Georgia Public Broadcasting losing 9% of its state funding

It’s too soon to say if this will result in cutbacks for the state operation.
Georgia Public Broadcasting is facing a state budget cut this session. GPB

Credit: GPB

Credit: GPB

Georgia Public Broadcasting is facing a state budget cut this session. GPB

Georgia Public Broadcasting is receiving 9% less from the state next fiscal year, a drop of about $1.17 million, or 3% of its entire budget.

For fiscal year ending June 30, 2024, the state legislature is going to give $12,998,363 to GPB, which operates nine TV stations and 18 radio stations throughout the state and provides Georgia-specific educational content across all subject areas to teachers and students.

This will be the lowest total from the state since fiscal year 2012 when it gave out $12.2 million. The figure rose to around $15 million a year by the time the pandemic hit. Extra pandemic-related education monies to help out GPB fiscal year 2022 inflated the number to $17.9 million.

The number was reduced to $14,164,216 for the current fiscal year. Gov. Brian Kemp originally recommended a slight increase in GPB’s funding to $14,408,321 for fiscal year 2024 so the final number is 10% less than his proposal.

State Sen. Blake Tillery (R-Vidalia), Senate Appropriations chairman, engineered the cuts. He said during a recent hearing that he supported the change because he had heard complaints from unspecified rivals of GPB.

“Let’s be honest, what they’re really saying is ‘Why are you funding my competition?’” Tillery said. “But I think that’s actually a very valid point. Why are we picking winners and losers? I don’t think that’s the space we want to be in.”

In metro Atlanta, GPB and WABE, which is an independently operated arm of Atlanta Public Schools, both run TV and radio stations, often with overlapping content.

But WABE receives no money from the state and is focused exclusively on metro Atlanta. WABE spokeswoman Sherri Daye Scott said she doesn’t see GPB as direct competition.

“WABE has no knowledge of any complaints being made about our sister public-media station’s funding,” Scott said. “In our view, the more independent, unbiased news organizations serving the greater Atlanta region, the better.”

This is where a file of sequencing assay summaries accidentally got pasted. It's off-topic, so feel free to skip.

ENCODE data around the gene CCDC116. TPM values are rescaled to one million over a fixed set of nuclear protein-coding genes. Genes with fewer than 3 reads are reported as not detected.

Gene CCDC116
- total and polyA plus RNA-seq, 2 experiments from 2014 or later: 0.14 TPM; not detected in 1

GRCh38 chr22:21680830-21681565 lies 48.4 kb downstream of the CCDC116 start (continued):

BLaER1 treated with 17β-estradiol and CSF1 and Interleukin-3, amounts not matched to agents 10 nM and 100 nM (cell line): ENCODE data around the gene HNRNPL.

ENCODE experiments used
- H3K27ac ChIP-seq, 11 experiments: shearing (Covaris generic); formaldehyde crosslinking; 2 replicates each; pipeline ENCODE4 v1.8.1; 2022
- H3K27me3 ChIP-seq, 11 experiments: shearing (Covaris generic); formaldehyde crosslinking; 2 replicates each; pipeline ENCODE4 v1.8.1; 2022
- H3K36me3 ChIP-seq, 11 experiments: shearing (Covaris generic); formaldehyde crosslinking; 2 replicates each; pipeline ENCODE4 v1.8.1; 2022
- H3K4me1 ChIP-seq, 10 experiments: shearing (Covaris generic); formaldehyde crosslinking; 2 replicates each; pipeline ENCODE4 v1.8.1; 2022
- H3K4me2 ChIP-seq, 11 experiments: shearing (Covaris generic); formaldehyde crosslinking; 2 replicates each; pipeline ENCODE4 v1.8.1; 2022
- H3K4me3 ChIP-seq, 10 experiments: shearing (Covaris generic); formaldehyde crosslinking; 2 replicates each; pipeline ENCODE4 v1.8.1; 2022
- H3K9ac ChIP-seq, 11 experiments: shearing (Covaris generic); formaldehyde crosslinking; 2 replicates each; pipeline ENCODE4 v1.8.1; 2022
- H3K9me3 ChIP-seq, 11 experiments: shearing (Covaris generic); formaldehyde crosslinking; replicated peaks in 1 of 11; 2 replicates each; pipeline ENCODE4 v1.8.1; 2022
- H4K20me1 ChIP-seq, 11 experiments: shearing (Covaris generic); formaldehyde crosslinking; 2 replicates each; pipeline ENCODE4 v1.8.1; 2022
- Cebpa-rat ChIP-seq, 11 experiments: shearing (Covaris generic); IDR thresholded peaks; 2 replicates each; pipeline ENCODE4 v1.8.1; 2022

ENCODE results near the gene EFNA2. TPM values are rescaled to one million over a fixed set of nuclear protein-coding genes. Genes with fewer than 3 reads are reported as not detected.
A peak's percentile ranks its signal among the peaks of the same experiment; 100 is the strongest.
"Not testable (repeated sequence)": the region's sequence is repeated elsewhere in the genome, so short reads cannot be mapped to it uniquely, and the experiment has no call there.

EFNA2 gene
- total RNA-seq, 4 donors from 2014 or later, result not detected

The state Senate originally passed a more severe cut of $3.5 million, but the final budget only trimmed GPB’s share by $1.17 million.

In recent years, state monies have represented about 40% to 45% of the entire GPB $40 million budget. This cutback would likely drop that below 35%.

GPB receives about a third of its money from individual donors and corporate sponsors. The federal Corporation for Public Broadcasting handed out $3.8 million to GPB fiscal year 2022, about 12% of its budget. It also generates rental income from outside production companies and groups that use its Midtown facilities.

“We’re grateful for the support from the state of Georgia,” said GPB spokeswoman Mandy Wilson Wednesday. “We’ll just have to be thoughtful as to what we will do. We’re always looking to our donors and people who appreciate GPB and we’ll look for other funding sources.”

The state monies are set aside specifically for its education programming and infrastructure investment, not its news operations, Wilson said.

Private and corporate donor money is used to help pay for the news programming operations for the TV and radio stations, including its use of daytime hours of Georgia State University’s 88.5/WRAS-FM since 2014.

WRAS ratings have consistently lagged far behind those of the more established WABE. In February monthly Nielsen ratings, WABE ranked 10th with a 3.6 share while WRAS had a 0.7, good for 30th place. On the TV side, GPB’s station has consistently been more popular than WABE’s.

AJC reporter James Salzer contributed to this report.